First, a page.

EUROPE MARKETS: FTSE 100 Advances But Tesco Shares Lose Grip On Sales-spurred Gain

By Carla Mozee, MarketWatch Features Dow Jones Newswires

Blue-chips index still on course for weekly fall

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U.K. stocks on Friday were on track to break a losing streak, helped by advances for oil and gas shares, but the benchmark FTSE 100 was still on course for a weekly decline.

The FTSE 100 rose 0.7% to 7,470,88, with all sectors rising. The oil and gas, industrial and consumer goods groups were the best performing.

The energy group, which has a roughly 14% weighting on the benchmark, rose as oil prices gained ground, including a 1% rise for Brent crude futures . Shares of oil companies BP PLC (BP.LN) (BP.LN) and Royal Dutch Shell PLC (RDSB.LN) (RDSB.LN) each picked up 1.2%.

A win Friday would be the first for the FTSE 100 after four sessions of declines. Still, the FTSE 100 was on track to fall 0.9% for the week, which would be the largest since the week ended April 21.

Meanwhile, the more domestically focused FTSE 250 index moved up 0.9%.

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"Traders have gotten to grips with the surprise that three members of the Bank of England voted to hike interest rates. Bargain hunting is in play today as dealers pick up cheap stocks," wrote David Madden, a CMC Markets analyst.

The FTSE 100 on Thursday closed 0.7% lower (http://www.marketwatch.com/story/ftse-100-drops-as-skepticism-over-fed-outlook-hits-risk-assets-2017-06-15), and the FTSE 250 dropped 2.1%, rattled as retail sales in May fell 1.2%, highlighting concerns about consumer spending as wages fall. As well, stocks finished lower after the Bank of England unexpectedly voted by 5-3 to hold its key interest rate at 0.25%. Analysts had widely expected one policy maker -- at the most -- to vote for a rate increase.

"Bank of England Governor Mark Carney previously articulated that it would look through higher inflation readings in the short-term as there were risks that the economy would weaken from here, with particular threats to the U.K. consumer," wrote Dermot O'Leary, chief economist at Goodbody on Friday.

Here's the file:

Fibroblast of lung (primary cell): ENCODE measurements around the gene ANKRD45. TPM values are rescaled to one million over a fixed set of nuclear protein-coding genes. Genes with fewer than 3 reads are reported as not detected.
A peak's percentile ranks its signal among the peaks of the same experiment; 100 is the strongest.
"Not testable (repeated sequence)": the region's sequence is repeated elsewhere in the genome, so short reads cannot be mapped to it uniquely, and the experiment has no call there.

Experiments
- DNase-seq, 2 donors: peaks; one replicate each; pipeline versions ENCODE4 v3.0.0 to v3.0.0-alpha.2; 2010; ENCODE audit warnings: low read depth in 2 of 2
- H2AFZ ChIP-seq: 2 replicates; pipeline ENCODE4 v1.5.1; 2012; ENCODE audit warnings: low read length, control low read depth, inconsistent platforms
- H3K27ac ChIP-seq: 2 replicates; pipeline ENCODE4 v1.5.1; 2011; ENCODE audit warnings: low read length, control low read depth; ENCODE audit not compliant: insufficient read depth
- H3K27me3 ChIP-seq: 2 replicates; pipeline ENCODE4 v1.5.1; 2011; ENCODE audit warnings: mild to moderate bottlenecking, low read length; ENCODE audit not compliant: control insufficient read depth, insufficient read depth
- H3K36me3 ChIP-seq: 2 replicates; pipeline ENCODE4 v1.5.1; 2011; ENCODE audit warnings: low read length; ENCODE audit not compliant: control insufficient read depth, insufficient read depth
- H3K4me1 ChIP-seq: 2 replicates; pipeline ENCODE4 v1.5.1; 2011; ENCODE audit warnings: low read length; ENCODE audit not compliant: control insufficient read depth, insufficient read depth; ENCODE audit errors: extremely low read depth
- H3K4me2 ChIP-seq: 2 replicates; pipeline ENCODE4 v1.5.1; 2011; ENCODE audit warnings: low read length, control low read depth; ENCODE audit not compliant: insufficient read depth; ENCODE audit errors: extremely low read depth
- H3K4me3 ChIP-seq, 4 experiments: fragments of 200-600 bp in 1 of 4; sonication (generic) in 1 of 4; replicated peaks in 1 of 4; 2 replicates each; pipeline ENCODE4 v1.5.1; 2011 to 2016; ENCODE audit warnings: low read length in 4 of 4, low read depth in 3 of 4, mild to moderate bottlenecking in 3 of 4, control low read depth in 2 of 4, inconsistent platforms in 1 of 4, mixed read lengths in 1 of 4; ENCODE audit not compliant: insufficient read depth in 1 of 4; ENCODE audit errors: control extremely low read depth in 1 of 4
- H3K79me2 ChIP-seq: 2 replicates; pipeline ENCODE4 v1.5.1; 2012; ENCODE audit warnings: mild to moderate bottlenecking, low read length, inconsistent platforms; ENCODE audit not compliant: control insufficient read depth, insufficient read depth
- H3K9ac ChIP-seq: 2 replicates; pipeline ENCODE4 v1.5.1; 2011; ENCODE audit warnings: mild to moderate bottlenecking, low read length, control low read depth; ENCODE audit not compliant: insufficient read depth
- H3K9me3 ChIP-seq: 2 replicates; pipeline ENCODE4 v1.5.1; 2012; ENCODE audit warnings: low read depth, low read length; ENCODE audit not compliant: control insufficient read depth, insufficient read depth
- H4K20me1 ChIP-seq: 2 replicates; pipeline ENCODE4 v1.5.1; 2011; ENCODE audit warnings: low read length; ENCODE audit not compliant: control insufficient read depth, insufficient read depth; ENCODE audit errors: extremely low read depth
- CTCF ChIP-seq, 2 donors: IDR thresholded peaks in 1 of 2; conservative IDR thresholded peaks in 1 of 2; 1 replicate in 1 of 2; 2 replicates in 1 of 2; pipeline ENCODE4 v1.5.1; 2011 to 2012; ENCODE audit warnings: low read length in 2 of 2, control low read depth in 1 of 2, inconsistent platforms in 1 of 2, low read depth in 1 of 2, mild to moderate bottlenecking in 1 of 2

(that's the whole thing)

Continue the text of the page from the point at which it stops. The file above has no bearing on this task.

"We believe those threats are very real and will manifest themselves over the coming months, thus giving the Bank of England reason to keep rates on hold at the current level for a prolonged period," he said.

Retailers: Some uneasiness remained within retail shares Friday, with Tesco PLC (TSCO.LN) turning lower after rising more than 4% after trading opened. Britain's largest supermarket chain said first-quarter same-store sales at its core U.K. unit grew by 2.3%, (http://www.marketwatch.com/story/tescos-uk-sales-rise-23-on-food-boost-2017-06-16) and that it's working with suppliers to offset the impact of inflation.

"[I]nvestors do not appear to have found any strong reasons to upgrade 2017/18 profit expectations from the current widely forecast [around] GBP1.5 billion," said Ken Odeluga, market analyst at City Index, in a note.

"Residual concerns about profit growth, quite fairly, remain. Price remains the only game in town right now, and it's one Tesco has lost before, when the ongoing battle between established grocers and Aldi and Lidl contorted big grocers into deeply unhealthy shapes."

Shares of rival supermarket chain J Sainsbury PLC (SBRY.LN) also flipped lower, losing 0.2%. Wm. Morrison Supermarkets PLC (MRW.LN) pared its rise to 0.8%.

This week, data from the Office for National Statistics showed consumer-price inflation rising to a four-year high at 2.9%.

That helped push the pound above $1.27 this week. It was trading slightly higher on Friday, buying $1.2769 compared with $1.2756 late Thursday in New York.

A stronger pound, however, can pressure shares of multinational companies on the FTSE 100 as they make most of their revenue in overseas markets.

Weekly wrap up: In other moves Friday, Rolls-Royce Holdings PLC (RR.LN) was up 1.7% after the aircraft engine maker kept its underlying outlook (http://www.marketwatch.com/story/rolls-royce-holds-to-outlook-excluding-fx-effects-2017-06-16) for its half-year and full-year revenue, profit and free cash flow unchanged.

On the downside, telecom company BT Group PLC (BT.A.LN) fell 1.2% and miner Anglo American PLC (AAL.LN) lost 3%.

Meanwhile, U.K. Prime Minister Theresa May and her Conservative Party were still reportedly discussing a deal for support from Northern Ireland lawmakers after the Conservatives lost their parliamentary majority in last week's general election.

"The political situation in the U.K. seems to be improving, as the Queen's speech will take place on Wednesday, even if the Conservatives don't have a deal in place with the Democratic Unionist Party by then. This sign of political stability has added to the boost in investor confidence," CMC's Madden said Friday.

Brexit talks are set to begin Monday between U.K. and European Union officials.

(END) Dow Jones Newswires

June 16, 2017 08:41 ET (12:41 GMT)